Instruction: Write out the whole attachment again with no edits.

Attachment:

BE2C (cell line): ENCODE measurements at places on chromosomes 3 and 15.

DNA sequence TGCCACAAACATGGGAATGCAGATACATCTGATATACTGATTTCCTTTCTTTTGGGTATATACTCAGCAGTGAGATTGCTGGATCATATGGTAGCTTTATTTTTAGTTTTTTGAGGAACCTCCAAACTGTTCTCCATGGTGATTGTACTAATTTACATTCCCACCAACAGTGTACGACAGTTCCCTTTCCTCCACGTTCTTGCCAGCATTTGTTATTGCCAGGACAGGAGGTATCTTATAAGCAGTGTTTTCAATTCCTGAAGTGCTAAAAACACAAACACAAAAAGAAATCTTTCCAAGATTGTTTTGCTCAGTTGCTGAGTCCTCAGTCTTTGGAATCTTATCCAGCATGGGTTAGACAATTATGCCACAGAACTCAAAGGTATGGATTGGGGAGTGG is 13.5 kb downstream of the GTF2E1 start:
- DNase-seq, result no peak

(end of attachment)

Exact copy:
BE2C (cell line): ENCODE measurements at places on chromosomes 3 and 15.

DNA sequence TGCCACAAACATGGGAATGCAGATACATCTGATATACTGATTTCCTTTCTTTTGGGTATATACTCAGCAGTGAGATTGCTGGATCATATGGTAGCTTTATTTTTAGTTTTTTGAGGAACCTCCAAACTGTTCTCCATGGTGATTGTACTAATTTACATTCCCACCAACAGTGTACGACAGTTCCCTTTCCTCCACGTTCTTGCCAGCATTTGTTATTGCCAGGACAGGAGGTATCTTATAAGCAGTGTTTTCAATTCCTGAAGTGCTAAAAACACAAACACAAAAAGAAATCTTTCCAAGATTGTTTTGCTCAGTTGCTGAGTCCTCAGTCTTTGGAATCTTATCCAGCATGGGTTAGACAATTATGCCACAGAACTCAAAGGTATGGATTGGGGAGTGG is 13.5 kb downstream of the GTF2E1 start:
- DNase-seq, result no peak